As you may know, one of the main done-for-you services we offer at Jazzfuel are press outreach campaigns. It’s been satisfying to see so many new releases over the last 6 months, despite the obvious problems around the world. And, even better, so many journalists ready and willing to review them!
We get so many little insights from our work talking to lots of jazz press people that I thought it would be useful to share some recent successes, as a way to demonstrate things you might consider putting into practice for your next release.
It’s not an exact science, but there are a lot of ‘best practices’ you can follow!
Read on for our August report, and big thanks to Maggie Samkova, Krzysztof Komorek and Arlette Hovinga who’ve been working on these with me!
Livestreamed jazz magazines
It’s not just musicians who have been embracing livestream in 2020. Chicago Jazz Magazine have been running a regular series of live video interviews on Facebook, alongside their usual content, which we discovered when pitching Kansas City trombonist Brian Scarborough for a review.
The result? He ended up doing a 25-minute live-streamed interview in early August to talk about the upcoming album, as well a getting a full review in the magazine later in the month.
The takeaway? It’s worth bearing in mind that press opportunities don’t stand still: be on the look out for new ones each time you have something to promote.
National newspapers *do* still write about jazz
In a lot of countries, the space for ‘niche’ arts like jazz in national newspapers seems to be getting smaller and smaller. But that doesn’t mean it’s impossible to get in, and it’s definitely worth shooting for.
Of course, they needed a headline also mentioning Paul McCartney, but the end result is that Dan has a quote from a great source. That’s an important thing to mention about sharing quotes: the words are, of course, very important. But the source (ie who said them) carries a lot of importance too…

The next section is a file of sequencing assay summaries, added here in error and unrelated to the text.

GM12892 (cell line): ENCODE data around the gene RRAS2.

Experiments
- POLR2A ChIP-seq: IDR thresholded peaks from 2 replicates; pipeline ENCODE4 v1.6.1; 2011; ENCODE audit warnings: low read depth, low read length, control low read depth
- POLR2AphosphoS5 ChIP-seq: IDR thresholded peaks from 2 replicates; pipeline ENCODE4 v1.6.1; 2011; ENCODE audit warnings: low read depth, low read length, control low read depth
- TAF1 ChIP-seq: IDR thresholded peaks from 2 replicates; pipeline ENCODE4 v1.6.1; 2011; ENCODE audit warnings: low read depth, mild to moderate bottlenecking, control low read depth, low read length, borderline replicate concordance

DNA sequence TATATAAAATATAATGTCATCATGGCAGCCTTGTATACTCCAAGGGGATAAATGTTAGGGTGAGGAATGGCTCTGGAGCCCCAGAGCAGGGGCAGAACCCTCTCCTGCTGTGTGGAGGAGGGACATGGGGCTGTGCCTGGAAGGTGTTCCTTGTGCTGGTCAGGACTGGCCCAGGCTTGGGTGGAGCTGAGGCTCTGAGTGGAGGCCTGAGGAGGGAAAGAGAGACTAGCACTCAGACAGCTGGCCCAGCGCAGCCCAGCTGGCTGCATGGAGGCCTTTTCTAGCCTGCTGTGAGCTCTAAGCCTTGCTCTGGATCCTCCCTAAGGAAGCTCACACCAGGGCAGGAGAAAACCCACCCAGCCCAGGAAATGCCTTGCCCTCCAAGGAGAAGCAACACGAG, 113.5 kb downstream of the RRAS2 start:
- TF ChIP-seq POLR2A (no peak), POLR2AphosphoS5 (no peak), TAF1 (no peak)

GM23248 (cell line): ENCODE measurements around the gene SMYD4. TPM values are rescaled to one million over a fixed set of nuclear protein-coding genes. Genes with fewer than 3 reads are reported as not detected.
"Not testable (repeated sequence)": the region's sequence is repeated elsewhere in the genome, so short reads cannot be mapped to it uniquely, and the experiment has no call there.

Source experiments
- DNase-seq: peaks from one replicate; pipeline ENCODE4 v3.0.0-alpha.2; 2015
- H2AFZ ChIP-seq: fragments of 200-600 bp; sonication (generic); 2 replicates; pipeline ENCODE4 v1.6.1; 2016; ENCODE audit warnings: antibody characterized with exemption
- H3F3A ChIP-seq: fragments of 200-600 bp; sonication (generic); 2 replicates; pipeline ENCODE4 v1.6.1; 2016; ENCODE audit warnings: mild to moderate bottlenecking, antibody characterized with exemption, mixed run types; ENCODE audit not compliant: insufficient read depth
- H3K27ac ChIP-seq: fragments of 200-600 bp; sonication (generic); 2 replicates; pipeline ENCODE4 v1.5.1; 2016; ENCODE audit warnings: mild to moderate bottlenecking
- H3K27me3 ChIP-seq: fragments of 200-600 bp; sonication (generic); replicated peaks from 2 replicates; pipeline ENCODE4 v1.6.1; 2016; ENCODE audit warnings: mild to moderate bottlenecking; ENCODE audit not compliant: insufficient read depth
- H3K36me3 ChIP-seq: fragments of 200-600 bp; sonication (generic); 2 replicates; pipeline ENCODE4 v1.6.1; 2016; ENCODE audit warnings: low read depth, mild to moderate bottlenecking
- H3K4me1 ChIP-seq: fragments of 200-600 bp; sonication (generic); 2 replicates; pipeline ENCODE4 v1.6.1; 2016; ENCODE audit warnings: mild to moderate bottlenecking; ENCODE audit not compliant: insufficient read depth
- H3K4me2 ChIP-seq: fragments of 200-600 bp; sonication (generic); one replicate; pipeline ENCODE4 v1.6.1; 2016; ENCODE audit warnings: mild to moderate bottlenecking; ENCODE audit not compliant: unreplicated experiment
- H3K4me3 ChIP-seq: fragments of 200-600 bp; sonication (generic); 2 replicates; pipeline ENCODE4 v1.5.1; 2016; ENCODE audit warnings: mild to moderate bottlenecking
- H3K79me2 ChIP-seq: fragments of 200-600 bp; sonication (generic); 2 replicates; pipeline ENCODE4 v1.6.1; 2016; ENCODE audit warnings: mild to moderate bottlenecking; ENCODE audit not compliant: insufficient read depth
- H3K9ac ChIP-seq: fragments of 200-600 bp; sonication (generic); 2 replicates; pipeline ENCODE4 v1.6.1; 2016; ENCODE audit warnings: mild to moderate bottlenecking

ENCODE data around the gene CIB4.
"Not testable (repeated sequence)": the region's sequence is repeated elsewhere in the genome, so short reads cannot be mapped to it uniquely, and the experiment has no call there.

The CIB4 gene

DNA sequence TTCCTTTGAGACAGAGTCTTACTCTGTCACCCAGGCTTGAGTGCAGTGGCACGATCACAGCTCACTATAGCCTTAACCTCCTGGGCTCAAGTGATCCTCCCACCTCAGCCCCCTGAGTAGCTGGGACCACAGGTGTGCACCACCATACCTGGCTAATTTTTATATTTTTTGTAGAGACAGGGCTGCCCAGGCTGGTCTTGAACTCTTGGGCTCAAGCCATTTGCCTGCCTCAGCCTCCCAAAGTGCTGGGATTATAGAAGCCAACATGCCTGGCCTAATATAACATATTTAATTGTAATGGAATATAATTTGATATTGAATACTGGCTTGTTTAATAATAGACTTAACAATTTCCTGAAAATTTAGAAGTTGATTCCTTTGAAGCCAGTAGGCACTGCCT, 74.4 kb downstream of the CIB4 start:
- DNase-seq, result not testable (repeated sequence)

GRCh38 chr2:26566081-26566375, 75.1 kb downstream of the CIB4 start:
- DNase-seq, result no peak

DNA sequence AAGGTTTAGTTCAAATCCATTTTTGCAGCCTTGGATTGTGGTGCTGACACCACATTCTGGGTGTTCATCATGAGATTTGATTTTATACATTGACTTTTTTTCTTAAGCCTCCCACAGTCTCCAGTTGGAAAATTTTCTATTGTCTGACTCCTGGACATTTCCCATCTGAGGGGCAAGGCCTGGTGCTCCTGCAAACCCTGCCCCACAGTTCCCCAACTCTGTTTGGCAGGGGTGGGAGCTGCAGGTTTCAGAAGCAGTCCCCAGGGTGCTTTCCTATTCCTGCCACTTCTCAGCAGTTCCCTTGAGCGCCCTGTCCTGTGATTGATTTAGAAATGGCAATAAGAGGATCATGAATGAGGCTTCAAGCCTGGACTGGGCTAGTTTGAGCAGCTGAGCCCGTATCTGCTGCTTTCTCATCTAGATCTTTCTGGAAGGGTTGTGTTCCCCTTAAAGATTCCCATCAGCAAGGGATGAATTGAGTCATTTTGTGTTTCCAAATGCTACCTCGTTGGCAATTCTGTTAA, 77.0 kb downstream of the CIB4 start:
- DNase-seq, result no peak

The takeaway? aim high when presenting your music. If the standard is high and the stars align, you can end up with a review or quote that will really grab the attention of promoters and other industry people.
We started working on a new duo project from Swiss drummer Florian Arbenz and American saxophonist Greg Osby (who was one of my student-days heros)
The campaign only just got started in August, but we had some early online pieces, including this one from Marlbank in the UK.
It’s worth noting that both the video and Bandcamp player is embedded in this piece, meaning more listens and views on the artists profile.
The takeaway? If you have great content, give it to reviewers, or even ask them to embed it. It’s worth the extra attention!
We had confirmation in August that a review of one of our campaigns would be reviewed for the December edition of Downbeat magazine. I won’t say which until it’s published, but you’ll be able to read about it on that month’s campaign report.
1) If you’re planning a release, build in time to reach out to magazines. This one was pitched 4 months before the publication month.
2) The December edition of Downbeat, like most magazines, actually goes out around a month earlier, from November 3rd. Don’t forget to factor in more time than you think on your releases!